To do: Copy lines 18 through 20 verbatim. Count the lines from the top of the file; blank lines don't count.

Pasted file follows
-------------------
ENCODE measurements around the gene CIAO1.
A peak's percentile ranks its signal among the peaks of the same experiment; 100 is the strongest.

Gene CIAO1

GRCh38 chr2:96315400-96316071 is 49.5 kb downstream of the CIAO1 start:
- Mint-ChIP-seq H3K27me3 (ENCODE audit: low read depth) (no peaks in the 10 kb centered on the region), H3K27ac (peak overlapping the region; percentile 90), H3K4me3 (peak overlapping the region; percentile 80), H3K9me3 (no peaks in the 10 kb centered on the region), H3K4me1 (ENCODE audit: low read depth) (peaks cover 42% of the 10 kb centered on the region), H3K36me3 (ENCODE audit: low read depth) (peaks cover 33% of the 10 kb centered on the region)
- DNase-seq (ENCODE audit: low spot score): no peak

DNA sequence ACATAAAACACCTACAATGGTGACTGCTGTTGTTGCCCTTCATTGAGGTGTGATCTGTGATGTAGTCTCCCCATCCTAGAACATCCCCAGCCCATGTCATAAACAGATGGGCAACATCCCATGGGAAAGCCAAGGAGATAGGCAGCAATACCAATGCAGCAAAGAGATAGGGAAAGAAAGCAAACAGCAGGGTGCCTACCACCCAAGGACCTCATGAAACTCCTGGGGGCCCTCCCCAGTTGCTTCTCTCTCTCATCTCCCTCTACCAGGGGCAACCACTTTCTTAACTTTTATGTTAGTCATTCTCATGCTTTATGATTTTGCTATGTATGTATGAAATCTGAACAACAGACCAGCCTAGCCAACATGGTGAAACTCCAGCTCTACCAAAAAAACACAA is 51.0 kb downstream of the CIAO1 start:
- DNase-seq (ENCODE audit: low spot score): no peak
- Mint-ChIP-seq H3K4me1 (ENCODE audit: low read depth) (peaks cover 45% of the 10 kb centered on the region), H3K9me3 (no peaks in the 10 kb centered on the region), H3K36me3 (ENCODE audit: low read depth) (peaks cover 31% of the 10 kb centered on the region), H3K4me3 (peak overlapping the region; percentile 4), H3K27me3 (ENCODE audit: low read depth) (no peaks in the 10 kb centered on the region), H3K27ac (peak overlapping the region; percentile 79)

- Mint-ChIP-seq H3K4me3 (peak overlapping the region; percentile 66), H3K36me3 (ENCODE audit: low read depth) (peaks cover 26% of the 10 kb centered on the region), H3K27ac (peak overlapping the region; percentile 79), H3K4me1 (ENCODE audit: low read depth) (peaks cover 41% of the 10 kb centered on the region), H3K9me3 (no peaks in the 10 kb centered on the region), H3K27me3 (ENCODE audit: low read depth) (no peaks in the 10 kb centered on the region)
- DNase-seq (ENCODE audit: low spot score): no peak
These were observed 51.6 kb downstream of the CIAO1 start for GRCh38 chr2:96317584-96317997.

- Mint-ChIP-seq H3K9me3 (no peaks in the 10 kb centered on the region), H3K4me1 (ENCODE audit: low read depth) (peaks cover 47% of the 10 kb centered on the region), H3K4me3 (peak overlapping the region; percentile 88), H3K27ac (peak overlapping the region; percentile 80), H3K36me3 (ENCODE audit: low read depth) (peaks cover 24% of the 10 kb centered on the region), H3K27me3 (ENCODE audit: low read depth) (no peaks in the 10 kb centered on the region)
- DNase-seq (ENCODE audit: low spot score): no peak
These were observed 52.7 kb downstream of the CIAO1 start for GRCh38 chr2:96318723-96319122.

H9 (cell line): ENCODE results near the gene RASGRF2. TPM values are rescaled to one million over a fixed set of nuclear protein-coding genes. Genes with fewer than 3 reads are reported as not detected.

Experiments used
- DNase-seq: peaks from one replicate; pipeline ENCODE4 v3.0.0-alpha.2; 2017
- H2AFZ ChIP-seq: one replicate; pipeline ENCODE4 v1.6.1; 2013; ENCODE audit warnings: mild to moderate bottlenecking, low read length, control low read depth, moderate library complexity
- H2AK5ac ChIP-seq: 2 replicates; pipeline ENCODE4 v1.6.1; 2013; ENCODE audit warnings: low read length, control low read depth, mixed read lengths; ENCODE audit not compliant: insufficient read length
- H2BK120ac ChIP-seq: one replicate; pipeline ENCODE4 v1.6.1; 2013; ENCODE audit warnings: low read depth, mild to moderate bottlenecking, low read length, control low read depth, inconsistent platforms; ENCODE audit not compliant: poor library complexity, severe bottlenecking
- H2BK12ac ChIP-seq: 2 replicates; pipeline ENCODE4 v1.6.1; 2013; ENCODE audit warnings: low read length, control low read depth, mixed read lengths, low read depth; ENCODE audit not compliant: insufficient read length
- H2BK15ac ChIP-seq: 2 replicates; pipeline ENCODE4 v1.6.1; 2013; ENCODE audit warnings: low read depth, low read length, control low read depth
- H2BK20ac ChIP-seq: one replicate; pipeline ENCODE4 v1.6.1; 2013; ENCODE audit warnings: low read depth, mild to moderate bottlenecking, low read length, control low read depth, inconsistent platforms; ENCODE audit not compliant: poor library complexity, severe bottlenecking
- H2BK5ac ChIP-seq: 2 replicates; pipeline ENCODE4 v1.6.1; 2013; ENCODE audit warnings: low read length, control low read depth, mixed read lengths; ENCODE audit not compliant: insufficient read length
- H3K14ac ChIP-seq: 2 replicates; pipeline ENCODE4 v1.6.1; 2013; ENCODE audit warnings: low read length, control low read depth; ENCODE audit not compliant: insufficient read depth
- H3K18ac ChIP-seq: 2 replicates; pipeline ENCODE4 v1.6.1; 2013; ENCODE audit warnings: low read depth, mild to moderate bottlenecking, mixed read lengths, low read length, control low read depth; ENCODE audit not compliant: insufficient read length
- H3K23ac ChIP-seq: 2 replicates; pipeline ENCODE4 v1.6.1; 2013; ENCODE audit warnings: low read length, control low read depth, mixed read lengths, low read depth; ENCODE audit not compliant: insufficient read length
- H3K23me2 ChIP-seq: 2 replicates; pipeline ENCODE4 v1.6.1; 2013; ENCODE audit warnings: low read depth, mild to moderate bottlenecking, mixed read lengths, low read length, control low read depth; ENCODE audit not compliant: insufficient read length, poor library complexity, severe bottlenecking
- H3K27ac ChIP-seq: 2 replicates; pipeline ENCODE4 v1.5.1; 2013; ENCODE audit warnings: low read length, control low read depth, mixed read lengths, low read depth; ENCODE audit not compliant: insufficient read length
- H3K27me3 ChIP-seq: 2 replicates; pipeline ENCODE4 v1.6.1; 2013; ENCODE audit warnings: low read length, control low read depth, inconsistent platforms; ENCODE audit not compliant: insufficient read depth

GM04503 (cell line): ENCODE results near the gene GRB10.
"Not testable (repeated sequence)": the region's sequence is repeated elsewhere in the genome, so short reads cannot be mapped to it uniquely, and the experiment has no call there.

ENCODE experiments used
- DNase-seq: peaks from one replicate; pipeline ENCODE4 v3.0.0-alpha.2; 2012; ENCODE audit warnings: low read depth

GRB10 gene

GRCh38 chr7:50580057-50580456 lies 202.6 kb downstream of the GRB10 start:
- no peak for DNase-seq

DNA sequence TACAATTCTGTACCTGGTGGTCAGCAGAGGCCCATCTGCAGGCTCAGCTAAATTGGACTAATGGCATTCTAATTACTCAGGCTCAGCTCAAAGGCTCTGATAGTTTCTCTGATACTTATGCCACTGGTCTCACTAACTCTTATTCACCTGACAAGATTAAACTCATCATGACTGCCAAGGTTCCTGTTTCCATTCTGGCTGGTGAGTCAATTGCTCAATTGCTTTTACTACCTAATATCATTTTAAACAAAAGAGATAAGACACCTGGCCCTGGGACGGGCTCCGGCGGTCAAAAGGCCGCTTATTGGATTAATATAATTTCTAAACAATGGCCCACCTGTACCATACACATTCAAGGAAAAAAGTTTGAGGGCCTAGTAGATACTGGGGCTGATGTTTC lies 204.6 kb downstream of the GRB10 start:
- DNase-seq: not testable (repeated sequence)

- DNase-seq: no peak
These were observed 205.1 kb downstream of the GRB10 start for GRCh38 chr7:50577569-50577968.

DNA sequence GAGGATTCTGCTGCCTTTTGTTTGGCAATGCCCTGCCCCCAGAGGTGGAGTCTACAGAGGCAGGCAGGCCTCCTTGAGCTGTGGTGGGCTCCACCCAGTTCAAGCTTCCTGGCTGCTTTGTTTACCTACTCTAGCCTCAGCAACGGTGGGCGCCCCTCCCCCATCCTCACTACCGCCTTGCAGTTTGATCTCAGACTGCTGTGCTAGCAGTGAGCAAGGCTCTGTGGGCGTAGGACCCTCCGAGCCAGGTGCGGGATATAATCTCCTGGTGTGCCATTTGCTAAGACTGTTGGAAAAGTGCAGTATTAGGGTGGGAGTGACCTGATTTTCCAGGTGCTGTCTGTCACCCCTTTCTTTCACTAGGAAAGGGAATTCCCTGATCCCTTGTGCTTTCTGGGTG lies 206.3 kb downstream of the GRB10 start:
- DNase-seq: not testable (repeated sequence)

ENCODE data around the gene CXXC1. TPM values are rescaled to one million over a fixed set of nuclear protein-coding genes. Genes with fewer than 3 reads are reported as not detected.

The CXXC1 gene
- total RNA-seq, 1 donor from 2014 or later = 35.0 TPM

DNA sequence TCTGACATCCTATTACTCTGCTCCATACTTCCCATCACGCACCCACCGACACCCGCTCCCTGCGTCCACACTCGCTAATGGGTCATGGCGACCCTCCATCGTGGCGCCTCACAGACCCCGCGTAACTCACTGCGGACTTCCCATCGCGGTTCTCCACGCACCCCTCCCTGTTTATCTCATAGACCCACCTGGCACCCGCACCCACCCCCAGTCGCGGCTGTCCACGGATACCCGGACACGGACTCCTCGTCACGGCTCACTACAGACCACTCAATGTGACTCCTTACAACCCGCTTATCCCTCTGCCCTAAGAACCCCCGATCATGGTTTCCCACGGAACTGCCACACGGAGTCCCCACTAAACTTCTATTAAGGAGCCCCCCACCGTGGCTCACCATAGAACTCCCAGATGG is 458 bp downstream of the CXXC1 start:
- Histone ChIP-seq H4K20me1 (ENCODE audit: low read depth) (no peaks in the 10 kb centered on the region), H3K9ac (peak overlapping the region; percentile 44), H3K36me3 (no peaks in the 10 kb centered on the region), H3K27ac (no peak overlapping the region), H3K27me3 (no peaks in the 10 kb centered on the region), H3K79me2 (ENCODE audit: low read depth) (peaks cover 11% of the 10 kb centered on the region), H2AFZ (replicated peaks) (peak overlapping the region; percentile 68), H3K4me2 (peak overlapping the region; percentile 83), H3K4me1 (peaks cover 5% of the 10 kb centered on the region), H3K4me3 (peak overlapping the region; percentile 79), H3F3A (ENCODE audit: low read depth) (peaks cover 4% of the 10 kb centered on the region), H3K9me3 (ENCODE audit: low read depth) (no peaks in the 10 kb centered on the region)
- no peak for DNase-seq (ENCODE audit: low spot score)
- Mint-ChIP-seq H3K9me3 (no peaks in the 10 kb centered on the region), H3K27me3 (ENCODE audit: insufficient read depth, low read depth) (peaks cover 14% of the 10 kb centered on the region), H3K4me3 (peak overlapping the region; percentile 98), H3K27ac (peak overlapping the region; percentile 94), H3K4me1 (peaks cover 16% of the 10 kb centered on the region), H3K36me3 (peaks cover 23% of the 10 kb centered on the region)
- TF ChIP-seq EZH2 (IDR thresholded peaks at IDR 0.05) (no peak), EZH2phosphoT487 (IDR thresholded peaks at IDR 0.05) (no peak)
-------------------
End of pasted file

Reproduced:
- DNase-seq: peaks from one replicate; pipeline ENCODE4 v3.0.0-alpha.2; 2017
- H2AFZ ChIP-seq: one replicate; pipeline ENCODE4 v1.6.1; 2013; ENCODE audit warnings: mild to moderate bottlenecking, low read length, control low read depth, moderate library complexity
- H2AK5ac ChIP-seq: 2 replicates; pipeline ENCODE4 v1.6.1; 2013; ENCODE audit warnings: low read length, control low read depth, mixed read lengths; ENCODE audit not compliant: insufficient read length